Martin Scorcese’s “Hugo” is almost like two films in one: half family-oriented adventure film, showing us the adventures of Hugo Cabret (Asa Butterfield) as he lives inside a train station, operating the clocks and dodging the station inspector (Sacha Baron Cohen), and half Scorcese film lesson, most of it focused around a mysterious shopkeeper played by Ben Kingsley.
Fortunately, both of those films prove to be fairly exceptional, and when Scorcese commits to either of them, he does work beyond reproach, crafting a fantastical, inherently artificial Paris and using his 3D photography to some of the best results since it regained popularity.
While the two halves of “Hugo” may not always form a coherent whole, Scorcese often manages to bring moments of pure beauty and wonder to life, many of them thanks to the wide-eyed charm of Chloë Grace Moretz’s Isabelle, a young girl who befriends Hugo. Moretz and Butterfield have great chemistry together, and both prove to be agile, likeable young performers. Meanwhile, Kingsley gives a moving, weary performance whose nature is best left undiscussed, as it is one of the many welcome surprises “Hugo” has to offer.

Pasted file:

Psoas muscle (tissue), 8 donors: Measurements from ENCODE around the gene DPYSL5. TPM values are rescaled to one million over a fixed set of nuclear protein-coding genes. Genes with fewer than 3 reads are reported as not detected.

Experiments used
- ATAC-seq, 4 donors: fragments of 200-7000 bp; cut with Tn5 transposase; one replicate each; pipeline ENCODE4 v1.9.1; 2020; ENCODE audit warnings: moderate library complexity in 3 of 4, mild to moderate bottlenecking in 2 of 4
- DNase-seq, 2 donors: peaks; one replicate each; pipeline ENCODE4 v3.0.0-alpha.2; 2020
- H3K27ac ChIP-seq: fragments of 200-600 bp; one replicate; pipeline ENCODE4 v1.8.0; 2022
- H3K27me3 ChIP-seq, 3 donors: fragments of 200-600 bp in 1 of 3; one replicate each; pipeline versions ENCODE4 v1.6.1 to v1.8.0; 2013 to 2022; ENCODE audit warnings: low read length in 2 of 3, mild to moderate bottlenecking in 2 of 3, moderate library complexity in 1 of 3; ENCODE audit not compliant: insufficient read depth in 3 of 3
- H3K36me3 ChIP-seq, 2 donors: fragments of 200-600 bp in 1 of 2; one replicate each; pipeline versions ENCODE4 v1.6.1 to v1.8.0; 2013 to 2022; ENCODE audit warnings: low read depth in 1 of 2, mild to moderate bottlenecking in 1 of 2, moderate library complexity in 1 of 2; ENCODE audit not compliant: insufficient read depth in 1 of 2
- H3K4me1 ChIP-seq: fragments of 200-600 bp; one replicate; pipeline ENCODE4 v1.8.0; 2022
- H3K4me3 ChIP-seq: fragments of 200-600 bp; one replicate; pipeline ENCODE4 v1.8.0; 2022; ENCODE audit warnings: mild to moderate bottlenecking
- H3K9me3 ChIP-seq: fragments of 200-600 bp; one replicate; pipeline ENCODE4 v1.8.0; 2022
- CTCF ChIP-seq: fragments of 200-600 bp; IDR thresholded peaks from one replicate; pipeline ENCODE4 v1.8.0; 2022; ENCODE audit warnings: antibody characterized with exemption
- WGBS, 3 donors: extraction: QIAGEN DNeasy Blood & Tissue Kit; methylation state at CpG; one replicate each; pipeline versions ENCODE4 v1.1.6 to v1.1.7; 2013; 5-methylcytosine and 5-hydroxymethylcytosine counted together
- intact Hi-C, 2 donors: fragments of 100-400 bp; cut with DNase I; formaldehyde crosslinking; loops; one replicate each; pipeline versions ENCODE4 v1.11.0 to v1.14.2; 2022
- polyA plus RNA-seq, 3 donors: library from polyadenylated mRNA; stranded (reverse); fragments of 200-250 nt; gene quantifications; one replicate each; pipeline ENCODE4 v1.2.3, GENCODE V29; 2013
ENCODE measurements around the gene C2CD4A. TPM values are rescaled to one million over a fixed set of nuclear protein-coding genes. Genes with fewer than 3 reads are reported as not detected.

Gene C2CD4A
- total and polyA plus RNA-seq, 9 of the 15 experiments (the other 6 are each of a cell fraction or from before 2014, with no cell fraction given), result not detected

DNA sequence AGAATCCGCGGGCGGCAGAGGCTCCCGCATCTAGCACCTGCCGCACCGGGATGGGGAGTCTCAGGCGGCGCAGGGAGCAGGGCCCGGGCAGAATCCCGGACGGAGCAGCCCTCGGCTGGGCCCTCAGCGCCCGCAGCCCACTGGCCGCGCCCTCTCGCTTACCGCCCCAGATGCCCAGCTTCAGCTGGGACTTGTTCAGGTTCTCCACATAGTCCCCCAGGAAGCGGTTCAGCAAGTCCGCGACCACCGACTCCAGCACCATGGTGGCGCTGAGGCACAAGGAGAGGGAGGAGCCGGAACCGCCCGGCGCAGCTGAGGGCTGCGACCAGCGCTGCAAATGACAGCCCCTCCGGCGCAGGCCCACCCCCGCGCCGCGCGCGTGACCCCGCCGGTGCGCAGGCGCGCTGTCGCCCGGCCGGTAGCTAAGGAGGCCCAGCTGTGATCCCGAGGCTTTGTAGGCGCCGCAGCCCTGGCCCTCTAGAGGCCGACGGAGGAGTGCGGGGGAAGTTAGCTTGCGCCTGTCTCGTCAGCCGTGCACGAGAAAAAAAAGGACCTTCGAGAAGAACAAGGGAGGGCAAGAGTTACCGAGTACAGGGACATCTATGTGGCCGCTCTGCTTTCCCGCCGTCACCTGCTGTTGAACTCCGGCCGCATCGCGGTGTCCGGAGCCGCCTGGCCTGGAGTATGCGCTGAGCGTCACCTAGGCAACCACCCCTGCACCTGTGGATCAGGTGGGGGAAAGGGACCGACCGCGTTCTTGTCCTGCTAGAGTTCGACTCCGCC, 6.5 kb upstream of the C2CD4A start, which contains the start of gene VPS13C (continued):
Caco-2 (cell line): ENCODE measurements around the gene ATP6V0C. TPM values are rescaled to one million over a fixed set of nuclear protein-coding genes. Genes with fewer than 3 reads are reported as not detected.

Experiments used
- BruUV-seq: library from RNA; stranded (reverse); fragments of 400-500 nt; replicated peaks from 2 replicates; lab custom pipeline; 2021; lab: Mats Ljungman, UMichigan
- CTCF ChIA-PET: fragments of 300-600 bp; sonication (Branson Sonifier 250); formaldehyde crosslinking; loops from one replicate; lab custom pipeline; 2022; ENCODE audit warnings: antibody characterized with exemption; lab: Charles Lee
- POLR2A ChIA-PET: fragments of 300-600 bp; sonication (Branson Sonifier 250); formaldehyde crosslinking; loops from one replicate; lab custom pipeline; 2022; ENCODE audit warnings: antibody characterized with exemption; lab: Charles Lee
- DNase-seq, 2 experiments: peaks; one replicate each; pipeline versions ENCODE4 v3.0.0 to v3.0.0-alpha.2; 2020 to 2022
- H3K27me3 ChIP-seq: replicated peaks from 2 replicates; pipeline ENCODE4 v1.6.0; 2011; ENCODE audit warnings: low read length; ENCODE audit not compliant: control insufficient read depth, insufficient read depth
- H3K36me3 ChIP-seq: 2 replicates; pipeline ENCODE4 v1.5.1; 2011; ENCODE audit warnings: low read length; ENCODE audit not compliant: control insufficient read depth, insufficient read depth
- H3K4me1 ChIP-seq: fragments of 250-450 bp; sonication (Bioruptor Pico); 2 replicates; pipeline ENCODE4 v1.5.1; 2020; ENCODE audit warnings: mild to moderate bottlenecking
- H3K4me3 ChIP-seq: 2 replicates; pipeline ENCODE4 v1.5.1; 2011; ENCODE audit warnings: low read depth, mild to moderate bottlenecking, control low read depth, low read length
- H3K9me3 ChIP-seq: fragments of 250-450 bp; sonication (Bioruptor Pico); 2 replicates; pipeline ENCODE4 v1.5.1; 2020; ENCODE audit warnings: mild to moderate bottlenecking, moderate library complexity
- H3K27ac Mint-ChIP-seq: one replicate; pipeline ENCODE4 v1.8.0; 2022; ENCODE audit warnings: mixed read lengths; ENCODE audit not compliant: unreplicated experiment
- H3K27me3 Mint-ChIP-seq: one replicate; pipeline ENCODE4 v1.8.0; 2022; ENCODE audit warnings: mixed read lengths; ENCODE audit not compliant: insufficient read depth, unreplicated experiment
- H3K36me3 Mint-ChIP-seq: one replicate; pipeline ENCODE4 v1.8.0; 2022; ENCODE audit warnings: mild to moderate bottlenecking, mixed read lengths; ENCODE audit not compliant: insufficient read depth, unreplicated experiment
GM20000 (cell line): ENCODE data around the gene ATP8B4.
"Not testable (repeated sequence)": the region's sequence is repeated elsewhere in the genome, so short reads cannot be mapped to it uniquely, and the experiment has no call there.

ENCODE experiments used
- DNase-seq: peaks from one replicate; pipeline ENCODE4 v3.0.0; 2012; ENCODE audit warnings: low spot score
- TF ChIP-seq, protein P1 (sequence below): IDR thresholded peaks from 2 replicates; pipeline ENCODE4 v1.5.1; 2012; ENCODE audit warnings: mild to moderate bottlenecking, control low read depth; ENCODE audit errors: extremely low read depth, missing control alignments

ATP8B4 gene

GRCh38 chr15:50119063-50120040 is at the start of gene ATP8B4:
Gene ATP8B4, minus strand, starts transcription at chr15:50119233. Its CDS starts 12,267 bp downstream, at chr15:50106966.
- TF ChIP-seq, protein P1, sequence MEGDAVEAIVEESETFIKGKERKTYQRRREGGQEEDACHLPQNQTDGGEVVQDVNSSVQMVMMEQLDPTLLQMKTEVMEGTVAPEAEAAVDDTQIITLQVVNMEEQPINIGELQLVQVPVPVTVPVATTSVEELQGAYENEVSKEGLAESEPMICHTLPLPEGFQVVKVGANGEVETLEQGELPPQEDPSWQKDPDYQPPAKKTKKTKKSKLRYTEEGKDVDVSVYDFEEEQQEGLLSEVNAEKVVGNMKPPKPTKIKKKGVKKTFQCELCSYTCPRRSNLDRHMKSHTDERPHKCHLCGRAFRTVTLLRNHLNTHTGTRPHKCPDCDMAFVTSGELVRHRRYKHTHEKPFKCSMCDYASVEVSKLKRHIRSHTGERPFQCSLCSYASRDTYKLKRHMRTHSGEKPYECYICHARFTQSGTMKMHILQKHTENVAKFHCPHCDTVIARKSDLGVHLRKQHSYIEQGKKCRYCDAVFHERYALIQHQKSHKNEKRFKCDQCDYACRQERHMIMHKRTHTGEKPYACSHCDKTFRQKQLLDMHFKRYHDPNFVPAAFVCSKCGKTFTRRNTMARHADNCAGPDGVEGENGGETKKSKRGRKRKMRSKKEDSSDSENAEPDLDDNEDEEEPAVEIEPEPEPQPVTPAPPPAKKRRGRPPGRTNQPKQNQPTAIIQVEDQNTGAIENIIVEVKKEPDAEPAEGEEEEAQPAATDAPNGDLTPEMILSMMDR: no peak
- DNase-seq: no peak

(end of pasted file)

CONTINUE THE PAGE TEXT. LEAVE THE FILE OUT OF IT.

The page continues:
If not for some tonal inconsistencies and a slightly bloated runtime, “Hugo” could be high in the running for best of the year. Scattered moments of brilliance amid two competing narratives make for a hypnotizing, undeniably memorable experience that makes great use of 3D and, in a few short scenes, almost manages to capture just what makes movies so magical, something that’s as hard to put into words as it is to fit into an interesting story. Only Scorcese could have made a family film into a Trojan Horse lesson on film, and only Scorcese could have made it into such a charming experience, one that will leave audiences happy even if all the pieces don’t quite add up.
Printed on Monday, November 28, 2011: 'Hugo' juggles two stories, gives twice the satisfaction